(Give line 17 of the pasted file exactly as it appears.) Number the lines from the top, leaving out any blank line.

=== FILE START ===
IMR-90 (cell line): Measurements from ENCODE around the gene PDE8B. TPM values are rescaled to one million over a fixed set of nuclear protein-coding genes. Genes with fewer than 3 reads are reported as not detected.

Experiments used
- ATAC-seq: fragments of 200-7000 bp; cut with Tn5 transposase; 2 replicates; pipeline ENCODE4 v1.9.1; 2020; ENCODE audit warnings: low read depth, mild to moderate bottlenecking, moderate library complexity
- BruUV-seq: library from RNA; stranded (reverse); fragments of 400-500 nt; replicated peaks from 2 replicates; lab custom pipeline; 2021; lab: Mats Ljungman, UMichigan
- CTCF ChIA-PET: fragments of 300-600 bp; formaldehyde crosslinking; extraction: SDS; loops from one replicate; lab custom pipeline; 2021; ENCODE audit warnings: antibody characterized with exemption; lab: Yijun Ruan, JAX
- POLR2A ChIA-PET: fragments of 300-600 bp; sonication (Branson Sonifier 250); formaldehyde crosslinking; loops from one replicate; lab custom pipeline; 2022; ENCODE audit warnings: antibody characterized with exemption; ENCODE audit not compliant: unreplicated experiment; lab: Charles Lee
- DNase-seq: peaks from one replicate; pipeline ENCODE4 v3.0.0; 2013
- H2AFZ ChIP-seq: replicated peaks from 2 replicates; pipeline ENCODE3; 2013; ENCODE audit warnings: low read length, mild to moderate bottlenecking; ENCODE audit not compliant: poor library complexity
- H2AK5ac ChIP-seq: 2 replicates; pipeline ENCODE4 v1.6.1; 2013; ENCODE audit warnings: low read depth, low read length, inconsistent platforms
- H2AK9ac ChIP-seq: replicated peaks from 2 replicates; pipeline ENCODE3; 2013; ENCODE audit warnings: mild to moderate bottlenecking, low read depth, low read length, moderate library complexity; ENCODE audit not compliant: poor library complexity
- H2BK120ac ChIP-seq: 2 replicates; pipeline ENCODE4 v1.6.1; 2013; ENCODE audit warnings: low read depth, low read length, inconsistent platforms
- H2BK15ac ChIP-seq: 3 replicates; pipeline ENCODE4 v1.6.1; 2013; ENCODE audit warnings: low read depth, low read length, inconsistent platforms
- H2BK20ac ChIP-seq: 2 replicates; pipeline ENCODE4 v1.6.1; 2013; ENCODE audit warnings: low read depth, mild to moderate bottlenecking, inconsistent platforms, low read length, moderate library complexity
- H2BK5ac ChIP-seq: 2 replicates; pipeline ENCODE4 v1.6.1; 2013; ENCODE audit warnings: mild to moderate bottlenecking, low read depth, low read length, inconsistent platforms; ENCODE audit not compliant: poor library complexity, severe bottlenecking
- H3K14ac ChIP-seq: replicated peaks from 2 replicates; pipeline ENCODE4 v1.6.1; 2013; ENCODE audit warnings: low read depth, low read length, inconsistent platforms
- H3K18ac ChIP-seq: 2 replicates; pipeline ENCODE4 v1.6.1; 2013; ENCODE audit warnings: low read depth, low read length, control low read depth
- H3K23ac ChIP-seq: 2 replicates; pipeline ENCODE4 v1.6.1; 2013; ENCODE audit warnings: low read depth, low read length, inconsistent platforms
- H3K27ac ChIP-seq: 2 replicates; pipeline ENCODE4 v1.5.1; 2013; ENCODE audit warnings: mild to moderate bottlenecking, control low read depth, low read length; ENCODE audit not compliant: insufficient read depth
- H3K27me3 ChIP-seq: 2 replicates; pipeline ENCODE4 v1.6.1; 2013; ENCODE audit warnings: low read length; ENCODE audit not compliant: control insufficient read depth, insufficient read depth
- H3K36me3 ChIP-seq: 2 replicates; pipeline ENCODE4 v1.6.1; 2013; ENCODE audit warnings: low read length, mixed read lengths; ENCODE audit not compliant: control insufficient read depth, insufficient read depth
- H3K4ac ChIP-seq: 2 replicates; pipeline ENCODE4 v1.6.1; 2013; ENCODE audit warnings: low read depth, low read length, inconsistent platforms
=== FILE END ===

- H3K23ac ChIP-seq: 2 replicates; pipeline ENCODE4 v1.6.1; 2013; ENCODE audit warnings: low read depth, low read length, inconsistent platforms